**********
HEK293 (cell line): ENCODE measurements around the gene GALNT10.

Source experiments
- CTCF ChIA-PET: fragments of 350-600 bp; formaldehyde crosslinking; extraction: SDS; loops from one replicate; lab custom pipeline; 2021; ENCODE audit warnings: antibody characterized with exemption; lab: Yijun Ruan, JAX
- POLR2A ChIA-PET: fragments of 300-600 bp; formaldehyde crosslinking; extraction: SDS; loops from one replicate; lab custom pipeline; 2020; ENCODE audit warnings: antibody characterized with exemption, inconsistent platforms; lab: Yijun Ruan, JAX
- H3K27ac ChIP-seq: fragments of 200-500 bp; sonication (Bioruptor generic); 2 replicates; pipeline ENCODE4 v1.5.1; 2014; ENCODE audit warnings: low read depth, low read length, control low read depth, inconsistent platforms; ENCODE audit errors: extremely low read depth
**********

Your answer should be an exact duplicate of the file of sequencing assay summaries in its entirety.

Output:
HEK293 (cell line): ENCODE measurements around the gene GALNT10.

Source experiments
- CTCF ChIA-PET: fragments of 350-600 bp; formaldehyde crosslinking; extraction: SDS; loops from one replicate; lab custom pipeline; 2021; ENCODE audit warnings: antibody characterized with exemption; lab: Yijun Ruan, JAX
- POLR2A ChIA-PET: fragments of 300-600 bp; formaldehyde crosslinking; extraction: SDS; loops from one replicate; lab custom pipeline; 2020; ENCODE audit warnings: antibody characterized with exemption, inconsistent platforms; lab: Yijun Ruan, JAX
- H3K27ac ChIP-seq: fragments of 200-500 bp; sonication (Bioruptor generic); 2 replicates; pipeline ENCODE4 v1.5.1; 2014; ENCODE audit warnings: low read depth, low read length, control low read depth, inconsistent platforms; ENCODE audit errors: extremely low read depth